Juuling and Schooling: The Facts from Dr. Jon Winickoff ‘88

In Hall on Tuesday, March 5, Roxbury Latin students, faculty, and staff heard from Dr. Jon Winickoff, RL Class of ’88, on the topic of Juuling. Dr. Winickoff shared worrying information about trends in middle and high schools across the country, but also highlighted the important advocacy surrounding enforcement of the new tobacco 21 law and banning e-cigarette flavors. So far in 2019, Dr. Winickoff is the third speaker in a series of Halls dedicated to addressing the health and wellness of our boys.

Dr. Winickoff is a pediatrician at Mass General Hospital, and a professor of pediatrics at Harvard Medical School. In addition to more than 100 original research publications, he has drafted key tobacco control policy and served as a scientific advisor for many state and national programs and organizations, including the CDC, the FDA, the National Academy of Medicine, and the U.S. Surgeon General through the Committee on Smoking and Health. His research led to the creation of the Clinical and Community Effort Against Secondhand Smoke Exposure program, now freely available in all 50 states, as well as smoke-free public housing in the city Boston and the state of Maine. It was his work, too, that facilitated HUD’s successful national effort to make all public housing buildings smoke-free in 2018.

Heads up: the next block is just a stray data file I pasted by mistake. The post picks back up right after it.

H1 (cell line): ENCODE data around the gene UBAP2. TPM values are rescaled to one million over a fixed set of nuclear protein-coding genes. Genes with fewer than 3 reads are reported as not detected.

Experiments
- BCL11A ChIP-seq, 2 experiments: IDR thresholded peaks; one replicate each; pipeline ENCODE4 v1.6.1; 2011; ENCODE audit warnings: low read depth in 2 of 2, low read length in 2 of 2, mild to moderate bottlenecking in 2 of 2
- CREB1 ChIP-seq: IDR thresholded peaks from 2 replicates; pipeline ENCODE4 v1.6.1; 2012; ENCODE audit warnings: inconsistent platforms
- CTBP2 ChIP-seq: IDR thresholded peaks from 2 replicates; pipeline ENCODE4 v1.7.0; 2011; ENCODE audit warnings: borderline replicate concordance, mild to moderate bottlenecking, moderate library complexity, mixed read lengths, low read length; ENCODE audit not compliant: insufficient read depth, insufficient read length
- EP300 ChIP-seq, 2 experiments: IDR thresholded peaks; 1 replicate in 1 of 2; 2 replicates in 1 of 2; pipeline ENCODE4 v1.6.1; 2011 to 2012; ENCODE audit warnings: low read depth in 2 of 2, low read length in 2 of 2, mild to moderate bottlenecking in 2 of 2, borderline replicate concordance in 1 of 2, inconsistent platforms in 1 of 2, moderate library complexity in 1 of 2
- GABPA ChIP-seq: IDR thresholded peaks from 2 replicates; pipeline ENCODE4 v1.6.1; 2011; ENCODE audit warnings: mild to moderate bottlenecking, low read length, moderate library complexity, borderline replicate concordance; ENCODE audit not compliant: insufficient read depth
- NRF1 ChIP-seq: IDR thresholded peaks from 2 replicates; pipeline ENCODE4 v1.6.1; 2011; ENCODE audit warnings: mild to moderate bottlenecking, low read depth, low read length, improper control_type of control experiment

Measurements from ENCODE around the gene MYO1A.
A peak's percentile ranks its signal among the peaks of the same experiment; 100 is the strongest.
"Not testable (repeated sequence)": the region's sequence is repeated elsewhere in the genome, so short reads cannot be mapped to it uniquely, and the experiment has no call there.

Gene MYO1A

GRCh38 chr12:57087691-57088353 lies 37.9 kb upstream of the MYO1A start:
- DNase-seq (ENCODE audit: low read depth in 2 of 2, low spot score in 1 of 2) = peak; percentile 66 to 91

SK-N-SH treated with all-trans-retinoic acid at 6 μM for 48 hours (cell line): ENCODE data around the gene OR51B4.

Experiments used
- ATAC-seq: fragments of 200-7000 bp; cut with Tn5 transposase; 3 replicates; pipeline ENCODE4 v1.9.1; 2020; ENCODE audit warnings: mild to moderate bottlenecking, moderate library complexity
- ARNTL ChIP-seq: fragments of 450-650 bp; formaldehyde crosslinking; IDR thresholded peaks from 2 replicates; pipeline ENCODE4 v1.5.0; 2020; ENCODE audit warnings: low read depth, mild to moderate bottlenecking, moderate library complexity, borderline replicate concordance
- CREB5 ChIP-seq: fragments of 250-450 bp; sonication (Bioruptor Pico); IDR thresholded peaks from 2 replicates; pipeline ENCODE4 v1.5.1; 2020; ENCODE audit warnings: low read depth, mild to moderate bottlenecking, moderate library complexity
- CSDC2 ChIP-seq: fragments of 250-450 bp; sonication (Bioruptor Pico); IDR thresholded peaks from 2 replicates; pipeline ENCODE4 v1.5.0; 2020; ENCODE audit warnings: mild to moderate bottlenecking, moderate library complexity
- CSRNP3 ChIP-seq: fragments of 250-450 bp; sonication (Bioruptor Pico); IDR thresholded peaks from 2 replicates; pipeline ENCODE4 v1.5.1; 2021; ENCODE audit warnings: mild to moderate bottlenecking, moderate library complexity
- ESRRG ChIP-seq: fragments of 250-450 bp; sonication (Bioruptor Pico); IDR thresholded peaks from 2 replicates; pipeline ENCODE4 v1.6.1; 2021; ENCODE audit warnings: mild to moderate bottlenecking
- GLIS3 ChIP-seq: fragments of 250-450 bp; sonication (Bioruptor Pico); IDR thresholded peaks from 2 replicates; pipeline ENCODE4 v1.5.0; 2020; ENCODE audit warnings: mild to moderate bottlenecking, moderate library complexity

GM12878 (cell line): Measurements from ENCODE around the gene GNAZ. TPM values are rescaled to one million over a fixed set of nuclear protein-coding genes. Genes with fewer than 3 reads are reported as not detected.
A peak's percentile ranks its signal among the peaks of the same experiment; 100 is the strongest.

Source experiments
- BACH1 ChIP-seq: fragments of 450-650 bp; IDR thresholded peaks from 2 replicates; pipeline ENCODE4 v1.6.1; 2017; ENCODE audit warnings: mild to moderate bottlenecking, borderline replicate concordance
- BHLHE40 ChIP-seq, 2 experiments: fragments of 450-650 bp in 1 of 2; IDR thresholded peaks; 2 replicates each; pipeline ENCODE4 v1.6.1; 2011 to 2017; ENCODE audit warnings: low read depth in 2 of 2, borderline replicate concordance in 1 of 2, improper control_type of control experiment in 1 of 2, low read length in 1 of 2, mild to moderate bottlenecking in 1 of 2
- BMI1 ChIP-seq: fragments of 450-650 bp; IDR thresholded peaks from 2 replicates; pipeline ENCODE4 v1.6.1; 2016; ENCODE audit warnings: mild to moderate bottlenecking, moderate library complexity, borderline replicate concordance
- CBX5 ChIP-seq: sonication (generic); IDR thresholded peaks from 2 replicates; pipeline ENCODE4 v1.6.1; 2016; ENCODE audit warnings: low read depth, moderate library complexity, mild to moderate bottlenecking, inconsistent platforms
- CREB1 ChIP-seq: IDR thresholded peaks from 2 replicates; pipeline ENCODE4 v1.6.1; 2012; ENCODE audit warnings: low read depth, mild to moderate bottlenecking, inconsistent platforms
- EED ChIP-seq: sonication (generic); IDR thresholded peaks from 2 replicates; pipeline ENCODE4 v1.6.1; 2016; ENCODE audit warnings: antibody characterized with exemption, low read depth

In his Hall, Dr. Winickoff made clear the health consequences of e-cigarette use in youth under the age of 21, as well as its prevalence. Almost half of all high school students have tried e-cigarettes, and 25% of high school seniors in Massachusetts are regular e-cigarette users. These statistics have health professionals deeply concerned about addiction; 95% of adult smokers in the U.S. start before the age of 21. Getting youth to age 21 without cigarette or e-cigarette use is critical, Dr. Winickoff explained, because the risk of becoming addicted to nicotine plummets for first-time smokers after the age of 21. Youth are particularly vulnerable to nicotine addiction, and can become addicted with lower levels of use than adults. Beyond nicotine dependence, using e-cigarettes raises concern for worsened asthma, increased anxiety, heart disease, and risk of cancer.

When Dr. Winickoff asked students on Tuesday morning to raise their hand if they knew someone who used Juul e-cigarettes, nearly everyone in the Smith Theater put a hand in the air. As he laid out the health risks and statistics surrounding nicotine addiction, that fact became all the more sobering. We are grateful that Dr. Winickoff could return to his alma mater to educate us all on this important topic.